You thought house rules were tricky when your kids were in high school. Hah! What about when they're home from college, where they could stay out until 2 a.m.?
Negotiate ahead of time. "You can readily acknowledge that home is not like the dorms or the fraternity house," says pediatrician Daniel Levy, a developmental pediatrician who sits on the American Academy of Pediatrics' committee on communications and the media. "We need to establish some ground rules before you come home, and we need to have some agreement for how we're going to stick by them. If that doesn't work out, then the alternative would be to find another place to live during the summer."
Set clear policies on drinking and smoking. Say, "'I don't want you smoking here. We don't want any underage drinking,'" says Levy. Among the reasons: the potential for car crashes, the top cause of adolescent deaths. Forty percent of teens who died had been drinking, according to a 2011 teen driving research report by The Children's Hospital of Philadelphia and State Farm Insurance Companies.
Consider your beliefs. "So much depends on the values of the family," says Levy. You may want to say, "'We understand if you have a girlfriend. We were in college once. If you need some privacy, we need to talk about that, too,'" he says. Do you need to 'fess up if your own behavior was not sterling when you were in college? Not necessarily. Don't lie – but you can keep some details to yourself.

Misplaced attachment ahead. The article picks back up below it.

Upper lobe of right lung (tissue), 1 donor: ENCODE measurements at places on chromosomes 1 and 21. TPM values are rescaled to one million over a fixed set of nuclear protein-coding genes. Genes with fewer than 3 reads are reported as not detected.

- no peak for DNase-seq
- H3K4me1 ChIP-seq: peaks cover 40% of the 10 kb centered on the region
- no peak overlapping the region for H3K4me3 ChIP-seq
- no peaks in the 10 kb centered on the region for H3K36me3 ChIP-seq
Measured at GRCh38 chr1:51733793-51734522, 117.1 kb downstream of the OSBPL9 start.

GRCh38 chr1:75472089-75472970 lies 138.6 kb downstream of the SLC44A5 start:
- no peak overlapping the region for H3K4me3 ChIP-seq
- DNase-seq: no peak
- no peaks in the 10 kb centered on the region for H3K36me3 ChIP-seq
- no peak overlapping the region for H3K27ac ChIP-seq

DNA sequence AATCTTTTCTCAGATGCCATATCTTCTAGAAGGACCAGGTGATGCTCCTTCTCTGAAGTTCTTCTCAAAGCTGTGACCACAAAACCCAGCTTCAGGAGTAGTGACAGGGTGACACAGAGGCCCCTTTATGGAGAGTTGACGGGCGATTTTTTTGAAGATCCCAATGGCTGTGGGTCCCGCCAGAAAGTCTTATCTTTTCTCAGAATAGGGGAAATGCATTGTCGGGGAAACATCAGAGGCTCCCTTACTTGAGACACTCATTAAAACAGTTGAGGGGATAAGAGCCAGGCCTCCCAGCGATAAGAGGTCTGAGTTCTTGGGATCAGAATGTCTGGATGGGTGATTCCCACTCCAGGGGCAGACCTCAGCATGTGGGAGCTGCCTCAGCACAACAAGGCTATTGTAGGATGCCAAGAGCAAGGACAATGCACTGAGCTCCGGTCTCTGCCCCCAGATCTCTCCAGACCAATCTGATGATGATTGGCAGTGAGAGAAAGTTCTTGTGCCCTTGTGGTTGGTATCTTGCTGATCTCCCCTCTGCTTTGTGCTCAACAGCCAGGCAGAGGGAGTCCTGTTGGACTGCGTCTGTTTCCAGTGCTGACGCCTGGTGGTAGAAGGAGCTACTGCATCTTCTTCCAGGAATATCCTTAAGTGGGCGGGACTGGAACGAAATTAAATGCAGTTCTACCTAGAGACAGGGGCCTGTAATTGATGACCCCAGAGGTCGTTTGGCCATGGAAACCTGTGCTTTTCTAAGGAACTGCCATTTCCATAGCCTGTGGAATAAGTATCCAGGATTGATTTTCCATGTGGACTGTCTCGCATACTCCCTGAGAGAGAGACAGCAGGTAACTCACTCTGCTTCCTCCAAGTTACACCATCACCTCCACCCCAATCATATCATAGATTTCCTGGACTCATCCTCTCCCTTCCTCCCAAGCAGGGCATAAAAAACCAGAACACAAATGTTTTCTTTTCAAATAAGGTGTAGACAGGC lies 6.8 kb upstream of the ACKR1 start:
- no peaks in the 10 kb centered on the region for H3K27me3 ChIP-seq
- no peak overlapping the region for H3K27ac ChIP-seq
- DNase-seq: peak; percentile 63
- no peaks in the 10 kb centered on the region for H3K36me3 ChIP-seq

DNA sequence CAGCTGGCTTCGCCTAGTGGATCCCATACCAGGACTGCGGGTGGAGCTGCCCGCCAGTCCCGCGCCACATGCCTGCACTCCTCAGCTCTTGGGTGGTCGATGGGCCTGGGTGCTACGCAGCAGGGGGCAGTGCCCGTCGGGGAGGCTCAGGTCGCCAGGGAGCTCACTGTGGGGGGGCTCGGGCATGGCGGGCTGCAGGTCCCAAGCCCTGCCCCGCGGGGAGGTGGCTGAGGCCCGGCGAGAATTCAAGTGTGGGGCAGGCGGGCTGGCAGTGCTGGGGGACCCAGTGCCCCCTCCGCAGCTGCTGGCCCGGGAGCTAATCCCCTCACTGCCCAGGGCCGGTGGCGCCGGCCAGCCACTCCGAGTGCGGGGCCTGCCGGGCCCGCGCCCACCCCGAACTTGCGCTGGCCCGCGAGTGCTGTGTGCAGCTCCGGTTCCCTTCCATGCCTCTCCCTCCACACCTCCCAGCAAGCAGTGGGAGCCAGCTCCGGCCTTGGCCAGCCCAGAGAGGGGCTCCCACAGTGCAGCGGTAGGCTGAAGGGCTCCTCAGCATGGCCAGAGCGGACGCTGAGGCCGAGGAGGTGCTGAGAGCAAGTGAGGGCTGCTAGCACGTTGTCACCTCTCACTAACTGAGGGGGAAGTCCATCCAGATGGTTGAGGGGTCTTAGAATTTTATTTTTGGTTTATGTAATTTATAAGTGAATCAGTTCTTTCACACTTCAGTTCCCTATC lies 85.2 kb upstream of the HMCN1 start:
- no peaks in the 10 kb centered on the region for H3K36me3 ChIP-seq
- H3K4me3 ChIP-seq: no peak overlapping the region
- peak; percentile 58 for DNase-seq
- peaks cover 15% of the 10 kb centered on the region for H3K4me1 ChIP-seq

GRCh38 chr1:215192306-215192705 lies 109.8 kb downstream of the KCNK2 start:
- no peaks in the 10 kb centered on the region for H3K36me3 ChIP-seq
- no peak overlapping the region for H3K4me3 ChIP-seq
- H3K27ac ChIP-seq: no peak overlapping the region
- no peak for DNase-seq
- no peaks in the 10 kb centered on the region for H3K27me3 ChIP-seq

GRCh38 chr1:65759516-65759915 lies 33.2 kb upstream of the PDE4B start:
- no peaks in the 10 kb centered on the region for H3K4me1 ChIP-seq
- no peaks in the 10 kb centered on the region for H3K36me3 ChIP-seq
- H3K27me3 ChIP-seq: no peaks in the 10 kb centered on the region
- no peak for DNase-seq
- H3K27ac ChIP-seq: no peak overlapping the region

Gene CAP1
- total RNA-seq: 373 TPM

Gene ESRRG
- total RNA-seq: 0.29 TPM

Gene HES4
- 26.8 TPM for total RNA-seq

Remember that your college kids are adults, not toddlers. "The mentality that governs grown-up relationships is a mentality of mutual respect and concern, and avoidance of things which cause embarrassment and distress," says child psychiatrist Elizabeth Berger, author of Raising Kids with Character. "For this reason, grown-up children who may be spending a summer in their parents' home will not be tromping noisily into the house at 3 a.m."
Explain your reasoning. Say, "'I understand that you have that freedom at college," says Nashua, N.H., psychologist Carl Hindy, co-author of If This Is Love, Why Do I Feel So Insecure. "'But when you're living in the house with us, I have to ask you to live up to these expectations for our comfort. It's not that I don't trust you. But it's hard for me to sleep if I don't know that you're home." You can add, "'It would be no different than if your mother were out or another family member who lived with us who was double or triple your age was out,'" says Hindy. "'Don't take it as demeaning you. I don't mean to be treating you like a 15-year-old. When your mother goes out to do an errand, she tells me where she's going. There isn't some rule that she must tell me. It's the common courtesy that we expect of people living together."
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